When archaeologists uncovered the remains near Prague, the man was buried in a position used to bury females, which led the researchers to say they had discovered an ancient homosexual man. But some reports now indicate that the evidence is not conclusive and that nuances of the discovery extend beyond sexual preferences.
(More on TIME.com: See pictures of archaeology in Jerusalem)
LiveScience reports that Kamila Remisova Vesinova, the archaeologist who headed the discovery, told reporters the man may have belonged to a “third gender,” meaning that he could have been transsexual and switched between genders. Many archaeologists speculate that the case has been oversimplified in the craze surrounding the potential discovery of a “gay caveman.” The third gender concept is a complex one, and researchers say the case should be studied carefully before conclusions are formed. In fact, there’s not even conclusive evidence that the remains in question belonged to a transsexual because traditionally third genders had their own unique burial customs.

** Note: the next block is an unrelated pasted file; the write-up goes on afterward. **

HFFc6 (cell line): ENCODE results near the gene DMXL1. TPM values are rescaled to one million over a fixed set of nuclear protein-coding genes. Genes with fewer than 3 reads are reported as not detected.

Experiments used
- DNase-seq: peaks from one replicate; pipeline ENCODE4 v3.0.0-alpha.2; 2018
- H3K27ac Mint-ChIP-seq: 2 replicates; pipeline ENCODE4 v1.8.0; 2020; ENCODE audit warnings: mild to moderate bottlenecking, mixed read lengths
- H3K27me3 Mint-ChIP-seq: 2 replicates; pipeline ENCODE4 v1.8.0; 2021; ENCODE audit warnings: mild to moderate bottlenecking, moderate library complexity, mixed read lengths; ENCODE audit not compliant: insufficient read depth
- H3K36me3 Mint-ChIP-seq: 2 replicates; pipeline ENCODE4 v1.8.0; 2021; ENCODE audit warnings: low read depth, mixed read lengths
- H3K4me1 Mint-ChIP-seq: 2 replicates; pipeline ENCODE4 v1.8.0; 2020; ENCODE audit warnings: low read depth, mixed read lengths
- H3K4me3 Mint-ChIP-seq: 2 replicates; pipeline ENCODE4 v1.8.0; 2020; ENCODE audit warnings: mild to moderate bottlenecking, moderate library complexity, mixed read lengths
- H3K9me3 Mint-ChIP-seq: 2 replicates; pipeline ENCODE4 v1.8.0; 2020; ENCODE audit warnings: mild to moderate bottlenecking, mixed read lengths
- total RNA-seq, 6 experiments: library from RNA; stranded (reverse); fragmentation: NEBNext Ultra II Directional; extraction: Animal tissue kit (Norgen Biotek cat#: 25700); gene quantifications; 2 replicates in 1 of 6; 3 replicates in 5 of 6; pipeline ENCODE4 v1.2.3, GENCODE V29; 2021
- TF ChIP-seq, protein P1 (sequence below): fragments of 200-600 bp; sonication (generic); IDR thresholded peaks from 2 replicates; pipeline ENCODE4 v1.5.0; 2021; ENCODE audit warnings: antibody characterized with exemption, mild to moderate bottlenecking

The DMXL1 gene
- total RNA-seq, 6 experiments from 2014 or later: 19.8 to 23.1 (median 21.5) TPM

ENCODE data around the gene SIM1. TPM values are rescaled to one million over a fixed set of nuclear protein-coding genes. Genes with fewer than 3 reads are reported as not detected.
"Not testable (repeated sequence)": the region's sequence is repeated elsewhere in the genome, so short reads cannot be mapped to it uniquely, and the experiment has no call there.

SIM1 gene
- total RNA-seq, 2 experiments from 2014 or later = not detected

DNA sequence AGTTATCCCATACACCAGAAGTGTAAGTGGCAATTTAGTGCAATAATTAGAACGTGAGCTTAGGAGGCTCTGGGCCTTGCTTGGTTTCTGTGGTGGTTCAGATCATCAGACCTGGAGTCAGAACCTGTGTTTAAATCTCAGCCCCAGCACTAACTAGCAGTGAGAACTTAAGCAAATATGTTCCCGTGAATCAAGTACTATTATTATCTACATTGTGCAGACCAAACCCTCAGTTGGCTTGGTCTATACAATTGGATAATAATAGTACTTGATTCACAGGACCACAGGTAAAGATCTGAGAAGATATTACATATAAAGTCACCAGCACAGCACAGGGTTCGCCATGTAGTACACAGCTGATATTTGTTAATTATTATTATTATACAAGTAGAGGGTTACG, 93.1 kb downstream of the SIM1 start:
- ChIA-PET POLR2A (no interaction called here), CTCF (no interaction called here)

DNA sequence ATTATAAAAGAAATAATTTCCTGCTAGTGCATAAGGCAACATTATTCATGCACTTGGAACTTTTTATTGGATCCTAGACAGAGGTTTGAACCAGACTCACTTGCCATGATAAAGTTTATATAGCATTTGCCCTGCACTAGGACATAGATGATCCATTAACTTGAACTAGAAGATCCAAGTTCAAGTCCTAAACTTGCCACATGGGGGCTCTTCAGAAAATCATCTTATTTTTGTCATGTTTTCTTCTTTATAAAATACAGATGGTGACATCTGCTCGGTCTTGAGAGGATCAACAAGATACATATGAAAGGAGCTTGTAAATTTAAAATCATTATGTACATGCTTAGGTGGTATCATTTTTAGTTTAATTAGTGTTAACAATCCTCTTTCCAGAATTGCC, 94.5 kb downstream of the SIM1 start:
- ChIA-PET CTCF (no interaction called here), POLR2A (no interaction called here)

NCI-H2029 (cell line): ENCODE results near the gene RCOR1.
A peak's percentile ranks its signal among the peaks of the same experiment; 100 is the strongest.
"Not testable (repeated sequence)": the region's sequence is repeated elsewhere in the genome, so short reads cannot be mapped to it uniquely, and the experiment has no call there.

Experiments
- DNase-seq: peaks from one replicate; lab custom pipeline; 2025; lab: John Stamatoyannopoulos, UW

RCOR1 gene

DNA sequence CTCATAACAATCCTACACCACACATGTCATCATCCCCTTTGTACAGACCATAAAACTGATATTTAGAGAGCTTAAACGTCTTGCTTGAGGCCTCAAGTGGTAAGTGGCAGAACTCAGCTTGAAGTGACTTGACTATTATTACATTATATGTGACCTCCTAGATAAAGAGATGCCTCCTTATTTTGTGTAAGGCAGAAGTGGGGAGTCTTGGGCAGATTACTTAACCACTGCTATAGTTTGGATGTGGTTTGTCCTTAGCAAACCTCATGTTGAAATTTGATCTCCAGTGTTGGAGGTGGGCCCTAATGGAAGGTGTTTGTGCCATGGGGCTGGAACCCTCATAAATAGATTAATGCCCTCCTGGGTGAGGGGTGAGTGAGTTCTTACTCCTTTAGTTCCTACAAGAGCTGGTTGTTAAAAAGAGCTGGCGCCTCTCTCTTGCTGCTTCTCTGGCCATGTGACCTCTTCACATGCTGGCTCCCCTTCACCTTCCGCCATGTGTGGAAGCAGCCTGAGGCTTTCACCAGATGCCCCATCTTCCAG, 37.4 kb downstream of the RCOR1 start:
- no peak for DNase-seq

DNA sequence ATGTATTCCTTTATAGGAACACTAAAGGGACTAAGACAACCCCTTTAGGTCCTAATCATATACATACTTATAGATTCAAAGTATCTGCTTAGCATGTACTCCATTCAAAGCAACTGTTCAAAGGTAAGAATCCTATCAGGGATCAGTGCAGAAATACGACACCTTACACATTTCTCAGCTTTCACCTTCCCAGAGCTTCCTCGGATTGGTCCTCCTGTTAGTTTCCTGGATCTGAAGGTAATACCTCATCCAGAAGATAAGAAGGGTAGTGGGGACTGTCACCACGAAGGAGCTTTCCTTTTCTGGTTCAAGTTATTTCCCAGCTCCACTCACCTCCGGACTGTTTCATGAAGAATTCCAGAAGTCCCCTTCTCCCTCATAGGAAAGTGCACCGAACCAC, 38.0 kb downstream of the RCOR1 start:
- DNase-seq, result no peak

Moreover, the remains did not really belong to a “caveman.” John Hawks, a paleoanthropologist at the University of Wisconsin, Madison, told LiveScience the use of the word “caveman” does not accurately date the remains and that they actually belong to the “pre-Bronze Age.” Just goes to show that if NewsFeed really wanted to see a gay caveman, we could just misinterpret Fred and Barney’s bromance on The Flintstones.
(More on TIME.com: Should you eat like a caveman?)